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Does County Policy Require Permits for Vigils?

by Ethan Rothstein — September 3, 2014 at 2:45 pm 797 0

Candlelight vigil for Washington-Lee student John Malvar(Updated at 3:50 p.m.) Arlington County’s new special events policy, revised this summer to ensure bar crawl organizers pay for the support costs of their events, has raised eyebrows for appearing to require permits and cost reimbursements for vigils and protests.

The Special Events Policy, approved by the Arlington County Board on July 19, states “the county will charge special-event organizers for ‘personnel and services on a 100 percent cost-recovery basis unless prohibited by law.’ Permits must be obtained for ALL special events and demonstrations.”

The county defines demonstrations, for the purpose of the policy, as “any picketing, speech making, marching, holding vigils or religious services and other like forms of conduct, in Public Spaces, which involves the communication or expression of views or grievances, is engaged in by one or more persons, and has the effect, intent or propensity to attract a crowd or onlookers.”

However, county spokeswoman Mary Curtius said the administrative regulation is still being written, and the county will not ask those holding “First Amendment” activities like protests, rallies or vigils to recoup the county for its costs.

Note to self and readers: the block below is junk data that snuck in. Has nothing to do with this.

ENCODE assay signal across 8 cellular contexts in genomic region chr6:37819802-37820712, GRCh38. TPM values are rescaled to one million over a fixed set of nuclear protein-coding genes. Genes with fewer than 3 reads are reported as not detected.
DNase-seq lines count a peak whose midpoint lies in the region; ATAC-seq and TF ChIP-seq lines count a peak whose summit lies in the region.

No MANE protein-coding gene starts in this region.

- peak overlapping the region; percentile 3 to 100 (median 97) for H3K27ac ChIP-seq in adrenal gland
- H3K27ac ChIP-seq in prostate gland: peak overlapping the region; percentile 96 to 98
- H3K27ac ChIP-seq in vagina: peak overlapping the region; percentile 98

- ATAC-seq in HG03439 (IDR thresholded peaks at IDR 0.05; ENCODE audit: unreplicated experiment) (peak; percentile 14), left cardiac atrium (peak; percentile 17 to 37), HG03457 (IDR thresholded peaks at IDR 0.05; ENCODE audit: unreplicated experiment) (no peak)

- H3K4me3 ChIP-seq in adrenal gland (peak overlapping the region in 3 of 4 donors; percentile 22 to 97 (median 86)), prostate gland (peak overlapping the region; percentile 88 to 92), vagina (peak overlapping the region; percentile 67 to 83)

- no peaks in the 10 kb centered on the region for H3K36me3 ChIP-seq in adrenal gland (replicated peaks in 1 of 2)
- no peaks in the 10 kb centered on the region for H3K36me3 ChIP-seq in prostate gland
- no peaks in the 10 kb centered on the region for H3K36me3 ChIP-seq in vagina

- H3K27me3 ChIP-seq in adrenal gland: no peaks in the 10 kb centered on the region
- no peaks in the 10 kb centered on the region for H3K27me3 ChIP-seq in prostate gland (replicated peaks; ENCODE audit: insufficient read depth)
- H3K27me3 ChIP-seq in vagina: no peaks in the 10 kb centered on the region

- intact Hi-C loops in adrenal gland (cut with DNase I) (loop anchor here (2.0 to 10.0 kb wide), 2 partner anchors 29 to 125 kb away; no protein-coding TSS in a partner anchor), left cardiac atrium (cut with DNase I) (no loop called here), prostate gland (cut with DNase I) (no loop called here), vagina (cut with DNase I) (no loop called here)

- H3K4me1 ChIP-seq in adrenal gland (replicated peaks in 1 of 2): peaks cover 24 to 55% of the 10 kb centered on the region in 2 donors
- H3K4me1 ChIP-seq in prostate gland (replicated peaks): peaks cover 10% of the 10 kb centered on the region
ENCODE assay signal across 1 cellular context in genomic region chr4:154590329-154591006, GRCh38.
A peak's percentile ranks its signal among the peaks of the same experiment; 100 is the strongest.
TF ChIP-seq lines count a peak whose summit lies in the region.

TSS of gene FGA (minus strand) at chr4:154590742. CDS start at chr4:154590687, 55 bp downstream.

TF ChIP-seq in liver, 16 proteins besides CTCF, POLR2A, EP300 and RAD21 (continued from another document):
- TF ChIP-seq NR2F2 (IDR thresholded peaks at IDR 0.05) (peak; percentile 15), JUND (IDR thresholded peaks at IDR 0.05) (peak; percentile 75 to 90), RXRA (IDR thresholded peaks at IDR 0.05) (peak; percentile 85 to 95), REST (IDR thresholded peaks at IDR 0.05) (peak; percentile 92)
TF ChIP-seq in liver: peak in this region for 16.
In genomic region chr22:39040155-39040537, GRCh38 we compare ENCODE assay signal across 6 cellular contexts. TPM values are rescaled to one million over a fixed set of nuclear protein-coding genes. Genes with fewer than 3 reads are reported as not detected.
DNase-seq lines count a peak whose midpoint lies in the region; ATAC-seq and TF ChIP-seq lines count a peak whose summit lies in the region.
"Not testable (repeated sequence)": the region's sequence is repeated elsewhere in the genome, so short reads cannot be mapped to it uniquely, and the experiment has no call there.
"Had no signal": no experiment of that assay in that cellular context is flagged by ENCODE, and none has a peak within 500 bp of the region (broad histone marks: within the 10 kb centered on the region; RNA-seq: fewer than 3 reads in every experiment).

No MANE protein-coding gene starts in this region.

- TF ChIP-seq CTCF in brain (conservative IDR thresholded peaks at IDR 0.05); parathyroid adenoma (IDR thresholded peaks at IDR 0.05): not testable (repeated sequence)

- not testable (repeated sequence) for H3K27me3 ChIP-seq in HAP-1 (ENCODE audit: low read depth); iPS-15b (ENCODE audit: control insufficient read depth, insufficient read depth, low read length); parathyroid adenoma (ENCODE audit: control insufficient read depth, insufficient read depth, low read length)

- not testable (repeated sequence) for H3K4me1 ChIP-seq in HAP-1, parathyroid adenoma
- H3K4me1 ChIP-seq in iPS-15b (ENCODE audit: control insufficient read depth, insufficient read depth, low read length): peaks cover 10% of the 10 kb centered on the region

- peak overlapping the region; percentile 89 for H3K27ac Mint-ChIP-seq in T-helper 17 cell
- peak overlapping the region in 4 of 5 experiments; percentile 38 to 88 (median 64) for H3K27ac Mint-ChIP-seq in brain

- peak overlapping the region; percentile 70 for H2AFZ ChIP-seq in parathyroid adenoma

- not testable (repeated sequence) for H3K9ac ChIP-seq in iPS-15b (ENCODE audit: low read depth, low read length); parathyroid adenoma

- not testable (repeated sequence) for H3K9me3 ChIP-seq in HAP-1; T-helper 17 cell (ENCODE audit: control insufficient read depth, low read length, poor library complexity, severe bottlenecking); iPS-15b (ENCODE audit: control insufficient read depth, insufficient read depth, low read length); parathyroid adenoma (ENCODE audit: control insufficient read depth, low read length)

“The Policy is designed to address the impacts caused when large crowds gather in public spaces for any purpose, including demonstrations and other expressive activities,” Curtius told ARLnow.com in an email. “The Policy does not prohibit such gatherings, and does not apply to every instance where citizens or groups gather to exercise rights protected by the First Amendment. It only applies when the crowd that gathers is large enough to interfere with the use of the public space by the rest of the public, and presents significant public safety risks and other costs that will otherwise have to be borne by the public.

“This has been a part of County policy for a number of years,” Curtius continued. “To date, based on the size of the groups involved, a permit has not been required for a demonstration or other similar activity.”

While not necessarily required, the county is expected to encourage organizer of so-called First Amendment activities to apply for permits so police and county staff can make appropriate preparations. County officials said that any ambiguity in the policy will be clarified through administrative regulations.

Hat tip to Suzanne Sundberg. File photo

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